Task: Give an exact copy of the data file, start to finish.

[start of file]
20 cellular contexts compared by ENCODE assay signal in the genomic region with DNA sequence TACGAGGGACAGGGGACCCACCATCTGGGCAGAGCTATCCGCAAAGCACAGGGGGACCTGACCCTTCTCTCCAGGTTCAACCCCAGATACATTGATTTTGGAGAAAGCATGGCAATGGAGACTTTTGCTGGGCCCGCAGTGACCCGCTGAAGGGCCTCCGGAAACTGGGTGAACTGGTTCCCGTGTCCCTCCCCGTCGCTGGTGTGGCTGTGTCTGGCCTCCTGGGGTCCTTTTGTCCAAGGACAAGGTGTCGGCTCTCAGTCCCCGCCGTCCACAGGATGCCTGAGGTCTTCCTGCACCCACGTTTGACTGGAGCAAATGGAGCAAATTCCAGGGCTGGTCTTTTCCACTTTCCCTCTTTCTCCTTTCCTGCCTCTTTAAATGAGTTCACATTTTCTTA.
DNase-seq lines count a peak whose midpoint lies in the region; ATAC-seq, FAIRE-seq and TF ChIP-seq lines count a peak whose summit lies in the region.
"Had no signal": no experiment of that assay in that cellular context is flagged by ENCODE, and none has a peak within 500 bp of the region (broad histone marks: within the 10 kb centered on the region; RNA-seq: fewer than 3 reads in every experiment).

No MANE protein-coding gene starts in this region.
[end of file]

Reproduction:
20 cellular contexts compared by ENCODE assay signal in the genomic region with DNA sequence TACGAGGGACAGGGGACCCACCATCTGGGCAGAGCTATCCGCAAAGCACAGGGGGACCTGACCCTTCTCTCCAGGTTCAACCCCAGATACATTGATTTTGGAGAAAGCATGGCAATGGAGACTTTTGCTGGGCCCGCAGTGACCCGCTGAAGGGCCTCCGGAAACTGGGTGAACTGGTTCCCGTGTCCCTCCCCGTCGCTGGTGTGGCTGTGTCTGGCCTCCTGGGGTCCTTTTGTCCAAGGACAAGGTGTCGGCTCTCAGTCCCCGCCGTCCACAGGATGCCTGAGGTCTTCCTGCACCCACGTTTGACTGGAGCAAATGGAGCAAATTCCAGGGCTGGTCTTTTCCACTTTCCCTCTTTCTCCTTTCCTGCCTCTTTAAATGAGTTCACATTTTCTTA.
DNase-seq lines count a peak whose midpoint lies in the region; ATAC-seq, FAIRE-seq and TF ChIP-seq lines count a peak whose summit lies in the region.
"Had no signal": no experiment of that assay in that cellular context is flagged by ENCODE, and none has a peak within 500 bp of the region (broad histone marks: within the 10 kb centered on the region; RNA-seq: fewer than 3 reads in every experiment).

No MANE protein-coding gene starts in this region.